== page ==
[LONDON] European stocks climbed Tuesday as downbeat US data on the eve of a Federal Reserve meeting was seen by investors as dimming the likelihood of an interest rate hike.
Speculation is divided over whether the Federal Reserve's monetary policy committee, which meets Wednesday and Thursday, will deem the US economy strong enough to withstand the first rate hike since 2006.
The policymakers' decision has been further complicated by concerns about Chinese growth and other weaknesses across the global economy.
London's benchmark FTSE 100 index rose 0.87 per cent to close at 6,137.60 points, putting aside official data showing British inflation fell back to zero in August.
In the eurozone, Frankfurt's DAX 30 added 0.56 per cent compared with Monday's close to 10,188.13 points and the CAC 40 in Paris climbed 1.13 per cent to 4,569.37.
Milan jumped 1.62 per cent and Madrid gained 0.89 per cent.
In foreign exchange activity, the euro slid to $1.1267 from $1.1317 late on Monday in New York.
Wall Street was also higher as investors took worse-than-expected US retail sales and industrial production data as a signal that the Federal Reserve may put off raising interest rates for a few more months.
In midday trade the Dow Jones Industrial Average was showing a gain of 0.95 per cent to 16,526.52 points.
The broad-based S&P 500 climbed 0.78 per cent to 1,968.28, while the tech-rich Nasdaq Composite Index gained 0.68 per cent to 4,838.30.
US retail sales rose 0.2 per cent in August, boosted by robust auto sales, but slightly below analysts' consensus estimate.
Industrial output fell by 0.4 per cent in August from the previous month, more than the 0.2 per cent drop expected by analysts.
The indicators were among few remaining US data points ahead of the keenly awaited Federal Open Market Committee (FOMC) decision.
Rob Carnell at ING Bank said the weak data "nudges the argument in the direction of the FOMC doves" who want to wait a bit longer to raise rates.
With only consumer price inflation left to come out, and with expectations that will also be on the low side, "the data dependent FOMC might find the pendulum swinging a little more to the 'no hike' side", added Mr Carnell.
In Europe, investor sentiment has slumped in Germany this month over concerns that sharply slowing growth in emerging markets will hurt the vital export sector of the eurozone's top economy, a leading survey said Tuesday.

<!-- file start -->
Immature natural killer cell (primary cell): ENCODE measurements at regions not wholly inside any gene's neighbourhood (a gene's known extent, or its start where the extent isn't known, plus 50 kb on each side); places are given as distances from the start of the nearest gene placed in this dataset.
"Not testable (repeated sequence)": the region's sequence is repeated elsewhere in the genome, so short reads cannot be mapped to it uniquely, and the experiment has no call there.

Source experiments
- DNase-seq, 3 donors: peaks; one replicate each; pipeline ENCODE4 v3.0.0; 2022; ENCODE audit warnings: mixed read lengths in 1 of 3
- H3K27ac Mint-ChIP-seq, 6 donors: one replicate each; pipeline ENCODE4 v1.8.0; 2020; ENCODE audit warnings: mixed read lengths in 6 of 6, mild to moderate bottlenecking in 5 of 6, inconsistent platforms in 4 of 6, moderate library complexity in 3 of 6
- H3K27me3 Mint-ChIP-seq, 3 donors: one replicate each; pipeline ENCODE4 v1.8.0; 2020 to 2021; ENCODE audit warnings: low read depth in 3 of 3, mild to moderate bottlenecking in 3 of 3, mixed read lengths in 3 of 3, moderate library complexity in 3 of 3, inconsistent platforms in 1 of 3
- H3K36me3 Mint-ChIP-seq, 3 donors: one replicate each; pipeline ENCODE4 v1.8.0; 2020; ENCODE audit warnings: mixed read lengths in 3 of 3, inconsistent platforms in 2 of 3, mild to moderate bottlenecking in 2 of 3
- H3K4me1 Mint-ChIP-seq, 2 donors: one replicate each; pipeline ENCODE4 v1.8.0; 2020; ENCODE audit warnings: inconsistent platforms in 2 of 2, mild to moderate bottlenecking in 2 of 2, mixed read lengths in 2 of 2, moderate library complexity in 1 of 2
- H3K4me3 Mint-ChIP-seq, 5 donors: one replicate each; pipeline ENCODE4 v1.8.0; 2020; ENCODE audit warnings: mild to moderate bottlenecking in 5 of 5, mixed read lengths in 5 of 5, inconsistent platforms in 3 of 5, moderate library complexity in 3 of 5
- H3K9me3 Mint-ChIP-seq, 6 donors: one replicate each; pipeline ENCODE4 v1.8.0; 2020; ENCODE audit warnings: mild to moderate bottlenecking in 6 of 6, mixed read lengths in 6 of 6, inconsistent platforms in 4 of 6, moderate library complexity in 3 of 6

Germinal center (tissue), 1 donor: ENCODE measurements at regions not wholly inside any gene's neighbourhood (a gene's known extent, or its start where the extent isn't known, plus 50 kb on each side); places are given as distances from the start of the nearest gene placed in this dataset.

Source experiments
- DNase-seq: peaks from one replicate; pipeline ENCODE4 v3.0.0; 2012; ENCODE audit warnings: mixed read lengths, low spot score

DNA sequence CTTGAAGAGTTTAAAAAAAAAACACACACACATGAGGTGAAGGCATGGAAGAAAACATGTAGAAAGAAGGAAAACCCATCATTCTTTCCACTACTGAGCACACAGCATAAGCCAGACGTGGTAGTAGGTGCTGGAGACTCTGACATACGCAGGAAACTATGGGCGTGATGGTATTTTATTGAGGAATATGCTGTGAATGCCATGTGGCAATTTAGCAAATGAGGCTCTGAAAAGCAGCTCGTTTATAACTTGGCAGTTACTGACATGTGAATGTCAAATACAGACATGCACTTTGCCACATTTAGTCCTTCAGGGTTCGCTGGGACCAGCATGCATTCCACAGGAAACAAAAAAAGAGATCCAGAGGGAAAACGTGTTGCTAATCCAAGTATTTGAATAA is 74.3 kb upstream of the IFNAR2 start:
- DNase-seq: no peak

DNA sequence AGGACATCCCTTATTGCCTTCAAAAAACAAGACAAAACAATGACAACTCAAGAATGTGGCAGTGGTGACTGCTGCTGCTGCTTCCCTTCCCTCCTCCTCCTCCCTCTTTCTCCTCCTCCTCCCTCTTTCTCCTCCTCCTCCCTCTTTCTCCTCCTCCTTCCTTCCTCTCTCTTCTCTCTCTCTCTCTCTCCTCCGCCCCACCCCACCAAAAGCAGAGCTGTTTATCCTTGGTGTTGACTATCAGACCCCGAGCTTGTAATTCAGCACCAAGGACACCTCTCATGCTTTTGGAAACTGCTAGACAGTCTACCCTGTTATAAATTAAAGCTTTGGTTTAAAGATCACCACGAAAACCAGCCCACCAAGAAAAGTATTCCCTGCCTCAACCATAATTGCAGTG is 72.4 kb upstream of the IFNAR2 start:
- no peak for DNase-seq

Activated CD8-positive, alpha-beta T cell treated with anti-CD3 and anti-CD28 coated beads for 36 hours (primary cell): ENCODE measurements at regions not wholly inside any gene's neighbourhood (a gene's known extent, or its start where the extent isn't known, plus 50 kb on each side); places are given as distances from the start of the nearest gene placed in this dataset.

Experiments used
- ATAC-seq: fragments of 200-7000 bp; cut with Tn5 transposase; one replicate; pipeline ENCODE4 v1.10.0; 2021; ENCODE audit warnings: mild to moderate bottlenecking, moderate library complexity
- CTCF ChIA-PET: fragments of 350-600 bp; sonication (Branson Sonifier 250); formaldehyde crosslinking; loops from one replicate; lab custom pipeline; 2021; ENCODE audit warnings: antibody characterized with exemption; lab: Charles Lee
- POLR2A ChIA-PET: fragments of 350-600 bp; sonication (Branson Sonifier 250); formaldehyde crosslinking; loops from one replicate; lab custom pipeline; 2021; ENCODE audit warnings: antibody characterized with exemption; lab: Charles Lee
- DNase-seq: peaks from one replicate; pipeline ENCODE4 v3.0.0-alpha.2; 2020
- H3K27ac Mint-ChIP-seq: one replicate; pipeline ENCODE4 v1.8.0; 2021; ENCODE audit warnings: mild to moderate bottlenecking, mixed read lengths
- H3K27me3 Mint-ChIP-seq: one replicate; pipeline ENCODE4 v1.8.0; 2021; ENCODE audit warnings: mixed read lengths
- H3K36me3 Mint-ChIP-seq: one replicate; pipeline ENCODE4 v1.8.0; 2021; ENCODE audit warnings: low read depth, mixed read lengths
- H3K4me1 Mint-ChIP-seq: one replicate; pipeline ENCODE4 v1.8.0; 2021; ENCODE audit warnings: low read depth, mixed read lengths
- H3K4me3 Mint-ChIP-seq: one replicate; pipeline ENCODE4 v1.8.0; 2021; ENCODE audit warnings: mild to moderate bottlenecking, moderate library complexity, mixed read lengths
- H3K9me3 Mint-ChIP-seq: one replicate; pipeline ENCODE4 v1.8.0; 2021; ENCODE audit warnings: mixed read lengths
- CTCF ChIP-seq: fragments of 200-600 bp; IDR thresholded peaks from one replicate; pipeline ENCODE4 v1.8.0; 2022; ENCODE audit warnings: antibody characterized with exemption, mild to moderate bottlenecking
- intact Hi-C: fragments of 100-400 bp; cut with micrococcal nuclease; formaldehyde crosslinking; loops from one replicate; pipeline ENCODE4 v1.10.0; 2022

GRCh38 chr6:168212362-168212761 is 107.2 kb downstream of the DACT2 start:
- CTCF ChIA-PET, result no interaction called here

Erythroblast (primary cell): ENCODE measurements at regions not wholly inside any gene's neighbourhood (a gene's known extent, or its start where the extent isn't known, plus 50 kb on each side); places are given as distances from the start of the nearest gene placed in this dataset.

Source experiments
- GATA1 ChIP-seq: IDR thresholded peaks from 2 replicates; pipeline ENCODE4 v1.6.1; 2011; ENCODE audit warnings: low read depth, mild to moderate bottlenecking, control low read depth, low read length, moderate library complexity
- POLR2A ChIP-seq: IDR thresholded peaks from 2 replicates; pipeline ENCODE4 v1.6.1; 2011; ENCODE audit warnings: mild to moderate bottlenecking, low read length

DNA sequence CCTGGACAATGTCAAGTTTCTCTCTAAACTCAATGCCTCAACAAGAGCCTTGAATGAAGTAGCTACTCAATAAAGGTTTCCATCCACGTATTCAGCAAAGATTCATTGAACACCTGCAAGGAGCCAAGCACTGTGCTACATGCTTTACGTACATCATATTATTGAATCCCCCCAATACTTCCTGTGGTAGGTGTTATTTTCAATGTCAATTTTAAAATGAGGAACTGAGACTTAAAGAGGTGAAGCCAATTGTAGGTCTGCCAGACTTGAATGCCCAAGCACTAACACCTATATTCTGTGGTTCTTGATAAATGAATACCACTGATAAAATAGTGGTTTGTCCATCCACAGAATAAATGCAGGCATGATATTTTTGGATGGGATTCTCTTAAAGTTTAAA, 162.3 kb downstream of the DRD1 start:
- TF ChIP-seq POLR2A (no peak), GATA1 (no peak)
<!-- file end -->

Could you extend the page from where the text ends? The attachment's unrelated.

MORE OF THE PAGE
The widely watched investor confidence index calculated by the ZEW economic institute sank 12.9 points from August to stand at just 12.1 points - a level not seen for almost a year and far short of analysts' expectations.
"September's ZEW survey confirmed that recent market turmoil and concerns over the global environment have had an adverse impact on German investor confidence," said Jonathan Loynes, chief European economist at research group Capital Economics.
Analysts were quick to point out, however, that the German economic engine was in good shape overall and that weakness in demand from China could increasingly be compensated by growth in Europe and the United States.
In Asia trading on Tuesday, Tokyo won 0.34 per cent, closing higher for the first time in four sessions after the Bank of Japan refrained from unleashing fresh monetary stimulus amid unease over much of the world economy.
Despite Tokyo's bounce, lingering concerns about the state of China's economy dragged down shares in Shanghai and Hong Kong.
The car manufacturing sector was meanwhile in focus on the corporate front with the IAA auto show on in Frankfurt and as US giant Ford said it has no concrete time schedule for when it aims to return to profit in Europe.
At the IAA show, BMW chief executive Harald Krueger, 49, fainted during a press briefing. He was feeling better but cancelled all appointments for the rest of the day, a company spokesman said.
BMW shares nevertheless revved up 2.2 per cent at 87.23 euros.
Shares in French energy company EDF fell 3.6 per cent to 16.95 after it acknowledged that the nuclear reactor at Hinkley Point in Britain would undoubtedly come on line later than in 2023 as originally foreseen.
At the beginning of this month it was forced to push back the launch of its first next generation EPR reactor, at Flamanville in northwestern France, to the end of 2018 following fresh problems at the site.